Saddleback’s prospective buyer denies that visa program is driving the purchase plan
The Majella Group's Sebastian Monsour says he is 'looking at more traditional finances' to purchase the Maine ski resort.
Saddleback owners Irene and Bill Berry pass the traditional wooden ski to Sebastian Monsour, center, chief executive officer of the Majella Group, during the sale announcement at the ski resort last year. The sale has yet to be completed. Staff Photo by David Leaming
The CEO of an Australian company planning to buy the idle Saddleback ski area said Thursday the controversial foreign investor visa program is not key to his plans to finance the deal.
“The EB-5 program has got nothing to do with purchasing the property and nothing to do with getting the mountain back up and running,” said Sebastian Monsour of the Majella Group. “It was meant to be something we were looking into because we have an extensive network globally, but I can tell you now we are looking at more traditional financing.”
The EB-5 program provides foreign investors with an expedited process to secure visas to live and work in the United States if they give at least $500,000 to a qualified project. The program, administered by the U.S. Citizenship and Immigration Services, has been promoted as a way to infuse American projects with cash and to create jobs, but it’s also been the subject of abuse. In some cases, developers pocketed foreign investors’ money without completing a project, leaving them without their money or a visa.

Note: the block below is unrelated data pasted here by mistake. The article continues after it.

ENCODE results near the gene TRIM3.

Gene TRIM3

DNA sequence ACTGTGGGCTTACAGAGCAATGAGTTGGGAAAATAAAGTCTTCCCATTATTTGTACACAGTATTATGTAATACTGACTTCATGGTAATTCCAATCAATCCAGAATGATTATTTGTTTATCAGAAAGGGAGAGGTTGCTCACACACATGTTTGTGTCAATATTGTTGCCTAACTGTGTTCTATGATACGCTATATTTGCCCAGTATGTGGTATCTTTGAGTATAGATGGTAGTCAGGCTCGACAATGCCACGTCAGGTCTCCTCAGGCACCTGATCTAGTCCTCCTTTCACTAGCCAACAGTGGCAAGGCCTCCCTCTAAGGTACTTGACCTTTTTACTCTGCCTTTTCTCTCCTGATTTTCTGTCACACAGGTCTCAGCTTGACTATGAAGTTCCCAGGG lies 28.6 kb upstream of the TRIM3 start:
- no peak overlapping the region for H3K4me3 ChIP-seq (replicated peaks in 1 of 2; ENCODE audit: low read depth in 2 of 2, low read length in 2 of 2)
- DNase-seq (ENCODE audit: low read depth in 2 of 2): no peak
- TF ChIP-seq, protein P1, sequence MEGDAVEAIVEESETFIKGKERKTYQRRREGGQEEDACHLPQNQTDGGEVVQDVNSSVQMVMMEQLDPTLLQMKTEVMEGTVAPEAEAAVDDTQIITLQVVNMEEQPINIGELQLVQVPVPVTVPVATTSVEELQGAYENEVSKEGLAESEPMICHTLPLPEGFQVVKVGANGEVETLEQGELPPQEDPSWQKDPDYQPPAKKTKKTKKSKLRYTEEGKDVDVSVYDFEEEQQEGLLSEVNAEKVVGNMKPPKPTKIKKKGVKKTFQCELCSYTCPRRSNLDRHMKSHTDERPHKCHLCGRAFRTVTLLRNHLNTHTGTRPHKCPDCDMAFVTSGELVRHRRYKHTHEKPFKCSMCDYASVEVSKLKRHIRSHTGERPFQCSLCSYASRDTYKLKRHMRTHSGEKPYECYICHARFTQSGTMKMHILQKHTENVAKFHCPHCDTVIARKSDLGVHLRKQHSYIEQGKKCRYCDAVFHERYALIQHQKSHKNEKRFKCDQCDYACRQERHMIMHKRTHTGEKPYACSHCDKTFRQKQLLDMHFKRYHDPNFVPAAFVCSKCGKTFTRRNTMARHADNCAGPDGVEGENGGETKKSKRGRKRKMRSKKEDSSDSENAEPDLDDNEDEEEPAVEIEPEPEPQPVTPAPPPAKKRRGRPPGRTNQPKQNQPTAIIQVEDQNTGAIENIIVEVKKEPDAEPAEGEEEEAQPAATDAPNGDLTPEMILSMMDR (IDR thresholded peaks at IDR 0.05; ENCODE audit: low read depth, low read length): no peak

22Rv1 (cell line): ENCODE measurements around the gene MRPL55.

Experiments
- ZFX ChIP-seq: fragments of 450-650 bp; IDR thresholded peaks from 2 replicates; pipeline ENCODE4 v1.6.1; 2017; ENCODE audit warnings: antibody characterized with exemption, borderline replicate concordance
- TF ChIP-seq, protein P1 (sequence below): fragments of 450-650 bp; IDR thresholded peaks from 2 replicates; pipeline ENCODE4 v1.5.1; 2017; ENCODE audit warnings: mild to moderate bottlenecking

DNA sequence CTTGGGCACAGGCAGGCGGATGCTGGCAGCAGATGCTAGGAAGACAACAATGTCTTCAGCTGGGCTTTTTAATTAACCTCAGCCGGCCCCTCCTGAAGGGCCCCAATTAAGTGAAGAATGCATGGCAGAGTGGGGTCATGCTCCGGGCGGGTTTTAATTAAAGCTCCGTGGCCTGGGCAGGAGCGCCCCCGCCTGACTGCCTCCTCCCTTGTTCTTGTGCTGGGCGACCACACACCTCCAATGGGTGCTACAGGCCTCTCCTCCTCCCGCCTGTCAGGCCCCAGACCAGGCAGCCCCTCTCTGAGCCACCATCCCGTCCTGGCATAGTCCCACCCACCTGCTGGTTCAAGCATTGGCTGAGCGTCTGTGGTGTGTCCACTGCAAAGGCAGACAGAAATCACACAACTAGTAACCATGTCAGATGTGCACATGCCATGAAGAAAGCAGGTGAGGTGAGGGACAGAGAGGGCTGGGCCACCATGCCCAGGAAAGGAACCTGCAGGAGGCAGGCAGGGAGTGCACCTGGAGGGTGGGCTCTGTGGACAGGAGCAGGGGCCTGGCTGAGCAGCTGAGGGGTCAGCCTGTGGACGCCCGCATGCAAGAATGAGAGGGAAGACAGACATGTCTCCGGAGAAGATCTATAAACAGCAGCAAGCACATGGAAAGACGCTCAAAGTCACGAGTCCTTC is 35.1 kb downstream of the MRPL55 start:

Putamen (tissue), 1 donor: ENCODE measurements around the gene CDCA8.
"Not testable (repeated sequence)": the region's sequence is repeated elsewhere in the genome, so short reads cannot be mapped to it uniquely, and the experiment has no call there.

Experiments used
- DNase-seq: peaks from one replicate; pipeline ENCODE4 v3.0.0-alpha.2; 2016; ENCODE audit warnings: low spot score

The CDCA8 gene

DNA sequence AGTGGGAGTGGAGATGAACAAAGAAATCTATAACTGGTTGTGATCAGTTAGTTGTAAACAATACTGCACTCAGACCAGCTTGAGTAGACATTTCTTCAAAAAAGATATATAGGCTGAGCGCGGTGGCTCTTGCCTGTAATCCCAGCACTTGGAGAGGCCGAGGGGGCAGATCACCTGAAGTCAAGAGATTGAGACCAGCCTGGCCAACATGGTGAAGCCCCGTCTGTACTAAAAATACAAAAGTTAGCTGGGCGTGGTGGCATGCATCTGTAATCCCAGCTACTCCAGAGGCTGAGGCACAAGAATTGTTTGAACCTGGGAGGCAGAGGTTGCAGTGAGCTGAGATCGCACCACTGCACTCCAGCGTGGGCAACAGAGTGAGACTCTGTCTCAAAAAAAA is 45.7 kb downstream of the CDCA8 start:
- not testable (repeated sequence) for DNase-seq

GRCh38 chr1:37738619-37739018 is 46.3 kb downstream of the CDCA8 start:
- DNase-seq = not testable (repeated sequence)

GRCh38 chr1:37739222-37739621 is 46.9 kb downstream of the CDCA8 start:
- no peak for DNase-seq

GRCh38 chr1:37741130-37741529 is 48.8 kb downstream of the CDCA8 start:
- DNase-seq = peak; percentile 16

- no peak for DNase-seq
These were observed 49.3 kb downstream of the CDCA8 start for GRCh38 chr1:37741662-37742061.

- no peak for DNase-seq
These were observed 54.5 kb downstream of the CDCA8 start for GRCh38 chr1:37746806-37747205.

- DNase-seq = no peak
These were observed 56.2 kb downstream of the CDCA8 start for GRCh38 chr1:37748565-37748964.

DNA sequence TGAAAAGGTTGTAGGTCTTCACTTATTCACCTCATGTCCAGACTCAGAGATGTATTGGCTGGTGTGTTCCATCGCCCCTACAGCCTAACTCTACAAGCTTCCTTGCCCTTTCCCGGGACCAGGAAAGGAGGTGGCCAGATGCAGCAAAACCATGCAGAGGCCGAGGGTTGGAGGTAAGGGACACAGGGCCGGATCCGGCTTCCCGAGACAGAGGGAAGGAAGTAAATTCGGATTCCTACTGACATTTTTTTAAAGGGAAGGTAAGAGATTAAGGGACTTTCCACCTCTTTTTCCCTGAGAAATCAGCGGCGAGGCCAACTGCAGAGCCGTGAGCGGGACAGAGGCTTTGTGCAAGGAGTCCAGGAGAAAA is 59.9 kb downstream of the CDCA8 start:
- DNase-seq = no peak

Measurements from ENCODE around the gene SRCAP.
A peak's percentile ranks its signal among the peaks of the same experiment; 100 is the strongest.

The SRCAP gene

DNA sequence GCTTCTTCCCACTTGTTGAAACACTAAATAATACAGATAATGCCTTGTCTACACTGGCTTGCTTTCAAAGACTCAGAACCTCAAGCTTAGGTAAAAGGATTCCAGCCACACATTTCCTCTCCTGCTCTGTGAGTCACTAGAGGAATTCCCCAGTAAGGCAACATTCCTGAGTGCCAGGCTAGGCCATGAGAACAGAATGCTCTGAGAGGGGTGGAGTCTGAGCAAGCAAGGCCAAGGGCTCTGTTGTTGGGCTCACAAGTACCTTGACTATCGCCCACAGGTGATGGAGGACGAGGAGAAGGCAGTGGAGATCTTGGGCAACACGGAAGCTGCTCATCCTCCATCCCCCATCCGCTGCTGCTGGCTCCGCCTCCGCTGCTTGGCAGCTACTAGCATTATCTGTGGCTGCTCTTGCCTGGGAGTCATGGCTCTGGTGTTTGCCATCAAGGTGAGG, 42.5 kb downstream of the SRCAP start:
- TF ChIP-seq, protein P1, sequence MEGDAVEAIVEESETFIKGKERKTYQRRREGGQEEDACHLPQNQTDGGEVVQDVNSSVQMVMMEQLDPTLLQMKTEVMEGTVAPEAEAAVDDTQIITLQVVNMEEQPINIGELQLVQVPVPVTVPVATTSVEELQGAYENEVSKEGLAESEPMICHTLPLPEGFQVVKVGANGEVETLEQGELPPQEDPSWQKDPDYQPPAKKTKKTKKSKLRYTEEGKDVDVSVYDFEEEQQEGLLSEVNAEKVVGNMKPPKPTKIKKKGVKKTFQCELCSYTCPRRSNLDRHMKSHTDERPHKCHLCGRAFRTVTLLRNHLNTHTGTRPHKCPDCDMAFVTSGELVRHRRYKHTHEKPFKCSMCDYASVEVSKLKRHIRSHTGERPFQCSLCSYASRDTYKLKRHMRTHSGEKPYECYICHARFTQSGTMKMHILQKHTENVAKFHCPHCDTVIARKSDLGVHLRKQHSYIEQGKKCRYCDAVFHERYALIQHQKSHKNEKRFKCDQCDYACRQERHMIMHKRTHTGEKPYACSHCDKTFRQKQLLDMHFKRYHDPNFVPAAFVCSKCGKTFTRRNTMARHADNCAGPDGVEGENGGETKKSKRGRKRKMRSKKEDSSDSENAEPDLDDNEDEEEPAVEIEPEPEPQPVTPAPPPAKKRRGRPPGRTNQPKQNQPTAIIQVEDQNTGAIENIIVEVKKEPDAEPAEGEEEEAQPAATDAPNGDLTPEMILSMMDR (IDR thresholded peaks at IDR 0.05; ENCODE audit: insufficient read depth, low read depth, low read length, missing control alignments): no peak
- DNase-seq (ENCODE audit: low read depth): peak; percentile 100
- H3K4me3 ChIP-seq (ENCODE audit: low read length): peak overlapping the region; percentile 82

An audio tape released Tuesday of a Majella staff meeting in September featured Monsour saying that opening the ski area “is not a primary concern for us. Getting Saddleback is. The EB-5 program is the reason we are actually buying Saddleback.”
Monsour said Thursday his comments in the recording were part of a larger discussion on financial models and were taken out of context in media reports. He said much has happened in putting together a business plan to purchase and redevelop the resort since then.
Saddleback ski area has been closed since owners Bill and Irene Berry announced they were looking for a buyer in July 2015. Last June, they announced a deal with the Majella Group, but the sale has yet to be completed.
Monsour said he is confident the investors he has approached to help finance the purchase and redevelopment of the Rangeley ski area and the 6,337 acres around it will find it a viable and sustainable project – and that a decision from those investors and “large international banks” is “imminent.”
Monsour said he has spent “in excess of $2 million” on a deposit with the Berrys to enter into a contract agreement and on research for a business plan to give to investors.
“We wouldn’t have spent this much money on planning it if we didn’t think it could work,” Monsour said. “Our focus now is to get the deal done and get the mountain open. That’s our focus, not the EB-5 program. The EB-5 program has not had the best profile of late. It’s not a popular thing to do. If we do use it, it won’t be a primary source of funding.”
An EB-5 visa program offered through the Maine Department of Economic and Community Development won approval to be a regional center in the past year.
Monsour said he is at the last stage of closing a deal with the Berrys and a sale should happen soon. He added he has plans to put in several new ski lifts and new recreational and residential facilities.
He said the research done for the business model has been given to the investors and he is waiting for them to review it.
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